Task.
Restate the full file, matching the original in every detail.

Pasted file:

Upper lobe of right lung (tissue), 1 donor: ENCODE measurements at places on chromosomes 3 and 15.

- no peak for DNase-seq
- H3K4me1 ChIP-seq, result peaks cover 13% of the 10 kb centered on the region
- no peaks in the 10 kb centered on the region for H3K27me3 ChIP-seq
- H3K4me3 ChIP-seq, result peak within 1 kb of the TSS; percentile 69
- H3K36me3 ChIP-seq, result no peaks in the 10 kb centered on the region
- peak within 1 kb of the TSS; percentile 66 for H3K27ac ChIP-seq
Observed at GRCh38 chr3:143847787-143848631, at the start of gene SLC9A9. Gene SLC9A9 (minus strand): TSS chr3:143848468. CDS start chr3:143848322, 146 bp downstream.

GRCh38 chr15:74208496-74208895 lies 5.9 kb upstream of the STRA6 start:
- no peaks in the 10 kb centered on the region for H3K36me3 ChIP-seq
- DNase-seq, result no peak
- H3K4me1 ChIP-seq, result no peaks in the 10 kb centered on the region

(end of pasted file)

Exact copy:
Upper lobe of right lung (tissue), 1 donor: ENCODE measurements at places on chromosomes 3 and 15.

- no peak for DNase-seq
- H3K4me1 ChIP-seq, result peaks cover 13% of the 10 kb centered on the region
- no peaks in the 10 kb centered on the region for H3K27me3 ChIP-seq
- H3K4me3 ChIP-seq, result peak within 1 kb of the TSS; percentile 69
- H3K36me3 ChIP-seq, result no peaks in the 10 kb centered on the region
- peak within 1 kb of the TSS; percentile 66 for H3K27ac ChIP-seq
Observed at GRCh38 chr3:143847787-143848631, at the start of gene SLC9A9. Gene SLC9A9 (minus strand): TSS chr3:143848468. CDS start chr3:143848322, 146 bp downstream.

GRCh38 chr15:74208496-74208895 lies 5.9 kb upstream of the STRA6 start:
- no peaks in the 10 kb centered on the region for H3K36me3 ChIP-seq
- DNase-seq, result no peak
- H3K4me1 ChIP-seq, result no peaks in the 10 kb centered on the region